You can take a tour around the Millennium Stadium which lasts an hour.
Monday to Saturday 10am-5pm
Closed Christmas Day, Boxing Day, New Year's Day, Bank Holidays
May be closed on Match and Event Day's
Child (Age 5-15) £4.00
Children under 5 Free
Family (2 Adults, 3 Children)£18.00
The Milennium stadium was first opened in June 1999 ready for the Rugby World Cup. It is the second largest Stadium in the World with a retractable roof. The atmosphere inside the stadium for a rugby match is awesome, it really is a carnival atmosphere when Wales are playing; the streets surrounding the Stadium are closed off & if we win it turns into one big street party. Apart from Rugby the Stadium plays hosts to many International bands and artists like Madonna, U2 and Bruce Springsteen to name a few and also other events like Monster Trucks & Speedway - check the website below for details.
During non-event days you can take a tour of the Stadium where you get to explore the changing rooms, run down the tunnel to the roar of the crowd and also get your photo taken with a trophy.
There is a lovely gift shop situated at the Westgate Street entrance which sells Rugby jerseys and the like.
For great photo's of the Stadium take the boardwalk alongside the River Taff or better still cross the bridge on Wood Street (past the Vue Cinema) & get some great pictures from the other side of the river.
As the stadium was built directly on the edge of the river Taff, there was no space to accommodate pedestrian route pass by. This is solved by installing a "hanging walkway" which is actually an interesting cable-supported structure made of timber, with an undulating edge over the river.
This is a nice route that leads to the Bute Park and further north along the Taff river green corridor. I hope the engineers did the right calculations for the match days when crowds occupy this boardwalk.
It looks like an UFO and definitely does not fit into the center of Cardiff, squeezed between old buildings and the river. On the other hand, the Millennium Stadium is the perfect showcase of the importance rugby has in Cardiff and Wales.
The stadium was built in record-breaking time for the 1999 Rugby World Cup and has some striking engineering details, like the retractable roof and the grass pitch that can be easily removed and stored allowing other uses. The capacity of this monster is 75,000 spectators.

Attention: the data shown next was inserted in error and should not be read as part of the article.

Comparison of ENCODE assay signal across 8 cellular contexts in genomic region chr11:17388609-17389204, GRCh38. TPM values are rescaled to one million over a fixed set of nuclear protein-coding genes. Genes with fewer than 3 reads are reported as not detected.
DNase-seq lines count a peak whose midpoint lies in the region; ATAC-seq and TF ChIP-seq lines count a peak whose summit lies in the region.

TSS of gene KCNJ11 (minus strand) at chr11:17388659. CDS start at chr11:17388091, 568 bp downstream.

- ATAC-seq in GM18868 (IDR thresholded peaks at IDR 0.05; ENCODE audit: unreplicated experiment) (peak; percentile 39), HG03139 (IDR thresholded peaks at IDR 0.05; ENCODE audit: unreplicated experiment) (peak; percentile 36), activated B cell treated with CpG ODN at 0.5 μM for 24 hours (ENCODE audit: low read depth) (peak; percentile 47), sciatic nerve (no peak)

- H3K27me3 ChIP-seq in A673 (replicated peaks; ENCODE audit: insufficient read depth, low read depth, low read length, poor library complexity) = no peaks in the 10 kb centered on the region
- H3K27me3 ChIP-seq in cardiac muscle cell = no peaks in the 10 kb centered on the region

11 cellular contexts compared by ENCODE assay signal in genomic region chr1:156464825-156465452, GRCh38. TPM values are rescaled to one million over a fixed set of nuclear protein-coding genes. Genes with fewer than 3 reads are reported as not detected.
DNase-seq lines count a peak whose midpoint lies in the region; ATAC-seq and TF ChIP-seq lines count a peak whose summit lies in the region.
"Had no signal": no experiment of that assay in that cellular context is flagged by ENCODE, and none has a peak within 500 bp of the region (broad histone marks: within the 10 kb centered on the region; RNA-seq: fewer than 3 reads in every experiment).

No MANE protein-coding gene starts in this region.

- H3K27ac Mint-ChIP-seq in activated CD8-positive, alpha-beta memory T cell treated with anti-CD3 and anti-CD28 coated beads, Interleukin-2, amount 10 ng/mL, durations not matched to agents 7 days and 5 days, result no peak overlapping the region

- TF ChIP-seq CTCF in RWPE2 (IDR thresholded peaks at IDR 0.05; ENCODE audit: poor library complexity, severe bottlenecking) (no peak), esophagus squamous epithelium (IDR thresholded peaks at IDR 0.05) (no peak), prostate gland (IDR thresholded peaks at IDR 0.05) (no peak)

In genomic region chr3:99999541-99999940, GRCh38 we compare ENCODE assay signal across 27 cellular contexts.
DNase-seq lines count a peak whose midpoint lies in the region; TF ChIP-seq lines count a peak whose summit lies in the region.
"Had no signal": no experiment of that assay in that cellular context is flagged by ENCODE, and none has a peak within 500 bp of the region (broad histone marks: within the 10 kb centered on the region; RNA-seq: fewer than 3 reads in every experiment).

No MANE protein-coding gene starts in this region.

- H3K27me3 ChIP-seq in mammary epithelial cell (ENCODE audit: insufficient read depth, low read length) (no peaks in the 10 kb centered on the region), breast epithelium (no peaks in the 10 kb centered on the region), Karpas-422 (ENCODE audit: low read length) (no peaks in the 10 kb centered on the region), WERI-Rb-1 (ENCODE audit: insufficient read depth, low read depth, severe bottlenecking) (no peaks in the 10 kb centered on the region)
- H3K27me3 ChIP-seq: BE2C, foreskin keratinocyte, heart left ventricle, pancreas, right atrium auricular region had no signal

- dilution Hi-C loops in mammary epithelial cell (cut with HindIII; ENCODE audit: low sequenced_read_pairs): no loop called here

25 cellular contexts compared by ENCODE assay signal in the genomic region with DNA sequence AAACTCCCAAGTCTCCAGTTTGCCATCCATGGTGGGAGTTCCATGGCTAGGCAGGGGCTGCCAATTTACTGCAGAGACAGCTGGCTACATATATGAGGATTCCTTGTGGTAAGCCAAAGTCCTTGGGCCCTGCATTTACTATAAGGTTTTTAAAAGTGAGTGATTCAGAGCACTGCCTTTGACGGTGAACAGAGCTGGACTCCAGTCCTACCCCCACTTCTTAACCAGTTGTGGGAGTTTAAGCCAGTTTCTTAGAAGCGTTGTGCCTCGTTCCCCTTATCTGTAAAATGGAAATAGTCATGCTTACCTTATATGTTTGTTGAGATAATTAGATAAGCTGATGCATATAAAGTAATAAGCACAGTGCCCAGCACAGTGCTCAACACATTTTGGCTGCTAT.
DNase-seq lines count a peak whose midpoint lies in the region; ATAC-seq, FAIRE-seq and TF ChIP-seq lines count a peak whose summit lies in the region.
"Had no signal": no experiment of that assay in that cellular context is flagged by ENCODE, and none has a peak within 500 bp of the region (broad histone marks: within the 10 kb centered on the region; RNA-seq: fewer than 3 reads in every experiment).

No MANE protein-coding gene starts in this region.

It must be a mad atmosphere in the city centre when there is an important match. (I saw notices on the main bus station saying that all routes are re-routed due to the match next weekend). I must be honest and admit that if I lived in Cardiff I would probably hate the fact that everything has to stop when there is a rugby match and would probably criticize the planners who allowed such central location for this programme.
The stadium with 72500 seats towers over the streets and the Tarff riverside. Its mission is to serve a sport and music mad nation with international rugby and football matches as well as major gigs such as Robbie Williams and the Manic Street Preachers.
Attendance at international rugby and football matches has increased dramatically since its completion in 1999 for the Rugby World Cup. Fans flood in and out of Cardiff with each event, bringing pride, passion and cheer, and swaggers and staggers to the pubs and clubs.
There is a 45 minutes tour, for which you must book in advance, gives a close-up look at the stadium. It starts from entrance 3, West Gate Street, on the city side.
The Millennium Stadium is located in Cardiff's city centre, just across the road from the castle. This huge structure was opened in 1999, and has been described as looking like a 'lost space ship'.
The stadium has the first retractable roof in the UK, making it a multi-purpose venue that can be used all year round. The stadium turf is ingeniously grown on hundreds of palettes, which can be removed for big concerts.
It is currently home to such prestigious events as the FA Cup final and the British Speedway Grand Prix, and major music acts also perform here. You can take a tour of the stadium for a close up look from the players side of things - the change rooms and players tunnel for example, and also take a seat in the Royal Box to see how the other half watch their sport.